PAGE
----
FIFA Grant Kosovo Right to Play Friendly Matches

Denis Fitzgerald@denisfitzContributor IFebruary 16, 2013

Kosovo has won the right to play friendly matches against other countries after a recent ruling from FIFA, but the fledgling nation is still barred from competing in qualifying tournaments to participate in the World Cup and European Championship.

FIFA rules state that a country must be recognized by the United Nations for it to become a full member association and that UN recognition is lacking for Kosovo, for the time being.

But football's international governing body let its member associations know last week that they can play friendly matches against the country that has, since declaring its independence five years ago this month, been recognized by some 96 countries.

The concession is not without stipulations and the Feb. 6 letter from FIFA to its members states that if countries play against the Kosovo national team the "matches should not be played with national symbols (flags national anthems, etc.) and...matches in the territory of Kosovo are subject to a prior authorisation of the Football Association of Serbia."

That last clause is particularly stinging, but there are no such restrictions on playing matches outside of Kosovo. It's a small step for the Kosovo Football Federation who have seen their top players declare for other European countries including, but not limited to, Albania.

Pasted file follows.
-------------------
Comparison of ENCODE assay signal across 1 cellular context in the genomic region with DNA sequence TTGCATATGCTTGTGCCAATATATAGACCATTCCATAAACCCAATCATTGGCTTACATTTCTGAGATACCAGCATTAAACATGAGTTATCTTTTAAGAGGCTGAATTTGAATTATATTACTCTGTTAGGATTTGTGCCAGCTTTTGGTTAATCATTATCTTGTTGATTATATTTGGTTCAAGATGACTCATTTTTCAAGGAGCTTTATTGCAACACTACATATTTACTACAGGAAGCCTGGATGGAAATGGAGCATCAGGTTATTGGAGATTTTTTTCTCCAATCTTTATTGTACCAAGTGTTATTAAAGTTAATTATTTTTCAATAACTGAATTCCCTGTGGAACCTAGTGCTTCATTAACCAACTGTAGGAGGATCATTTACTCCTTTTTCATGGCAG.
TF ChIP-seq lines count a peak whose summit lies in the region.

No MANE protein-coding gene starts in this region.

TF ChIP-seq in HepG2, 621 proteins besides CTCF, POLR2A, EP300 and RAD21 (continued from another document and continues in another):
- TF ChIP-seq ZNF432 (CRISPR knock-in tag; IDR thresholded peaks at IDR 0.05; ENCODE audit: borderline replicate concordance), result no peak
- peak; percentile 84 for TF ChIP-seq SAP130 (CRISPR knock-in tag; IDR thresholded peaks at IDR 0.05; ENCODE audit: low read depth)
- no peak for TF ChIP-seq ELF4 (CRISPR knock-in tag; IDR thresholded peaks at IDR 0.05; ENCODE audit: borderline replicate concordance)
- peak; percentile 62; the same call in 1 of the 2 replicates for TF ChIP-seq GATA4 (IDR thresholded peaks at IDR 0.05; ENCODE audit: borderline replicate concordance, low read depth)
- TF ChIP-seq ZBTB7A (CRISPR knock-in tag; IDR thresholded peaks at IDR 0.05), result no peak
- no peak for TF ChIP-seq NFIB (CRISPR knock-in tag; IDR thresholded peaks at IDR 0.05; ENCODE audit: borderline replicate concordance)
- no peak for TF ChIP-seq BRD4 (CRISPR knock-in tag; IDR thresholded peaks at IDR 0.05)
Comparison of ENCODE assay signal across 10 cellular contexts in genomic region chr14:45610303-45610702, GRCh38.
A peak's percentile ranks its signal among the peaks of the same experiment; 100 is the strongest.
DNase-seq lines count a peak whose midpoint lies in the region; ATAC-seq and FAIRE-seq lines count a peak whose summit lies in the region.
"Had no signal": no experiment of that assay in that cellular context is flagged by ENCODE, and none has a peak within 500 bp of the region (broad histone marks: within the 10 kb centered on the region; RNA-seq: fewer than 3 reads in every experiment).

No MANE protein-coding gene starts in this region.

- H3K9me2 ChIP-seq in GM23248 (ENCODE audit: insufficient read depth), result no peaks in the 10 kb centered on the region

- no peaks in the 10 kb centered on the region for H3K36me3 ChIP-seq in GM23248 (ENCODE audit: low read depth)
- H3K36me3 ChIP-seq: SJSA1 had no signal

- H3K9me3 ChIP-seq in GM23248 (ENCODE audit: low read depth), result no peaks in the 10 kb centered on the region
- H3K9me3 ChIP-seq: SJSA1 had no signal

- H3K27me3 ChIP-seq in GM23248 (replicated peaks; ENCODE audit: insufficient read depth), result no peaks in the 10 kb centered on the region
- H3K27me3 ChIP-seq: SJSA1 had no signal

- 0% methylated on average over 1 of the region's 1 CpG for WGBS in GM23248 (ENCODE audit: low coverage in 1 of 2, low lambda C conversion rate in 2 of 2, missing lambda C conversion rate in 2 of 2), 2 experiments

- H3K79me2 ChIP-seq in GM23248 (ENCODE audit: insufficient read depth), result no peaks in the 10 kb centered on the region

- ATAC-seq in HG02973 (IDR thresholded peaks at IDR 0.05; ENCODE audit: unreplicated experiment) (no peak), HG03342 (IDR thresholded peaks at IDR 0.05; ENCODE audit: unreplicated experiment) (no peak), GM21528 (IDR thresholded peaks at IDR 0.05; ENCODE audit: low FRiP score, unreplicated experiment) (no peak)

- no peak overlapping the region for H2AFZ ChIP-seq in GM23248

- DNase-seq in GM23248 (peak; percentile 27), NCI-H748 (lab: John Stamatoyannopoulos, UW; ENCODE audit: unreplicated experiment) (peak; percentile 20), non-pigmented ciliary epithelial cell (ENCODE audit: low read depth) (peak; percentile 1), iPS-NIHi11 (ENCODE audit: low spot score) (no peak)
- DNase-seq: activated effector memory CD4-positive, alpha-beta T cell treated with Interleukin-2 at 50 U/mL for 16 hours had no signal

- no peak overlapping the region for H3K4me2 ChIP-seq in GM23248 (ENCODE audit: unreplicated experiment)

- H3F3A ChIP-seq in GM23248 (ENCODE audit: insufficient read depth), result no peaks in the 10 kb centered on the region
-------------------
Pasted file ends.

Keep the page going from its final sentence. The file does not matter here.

In a World Cup qualifying match played in September last year between Albania and Switzerland, three of Switzerland's starting 11 players were born in Kosovo while Albania was captained by former Sunderland and current Lazio midfielder Lorik Cana, who was one of six Kosovars to line out for Albania in that game.

One of Switzerland's goal scorers in their 2-0 win was 21-year-old Xherdan Shaqiri, who was a young boy when he fled from Kosovo with his parents who sought refuge in the Alpine country.

Kosovo's days in the international football wilderness are a step closer to ending and Palestine's recognition by the UN last November will give Pristina hope that it too can soon join the international football fraternity as an equal member.

While the nation's acceptance as a full United Nations member state is blocked by Russia in the Security Council, it can petition to join as a non-member state, which would require Kosovo to win the support of 97 of the 193 UN countries.

That day cannot be too far away.

- Denis Fitzgerald 

On Twitter @denisfitz
Blog UN Tribune 
Facebook UNTrib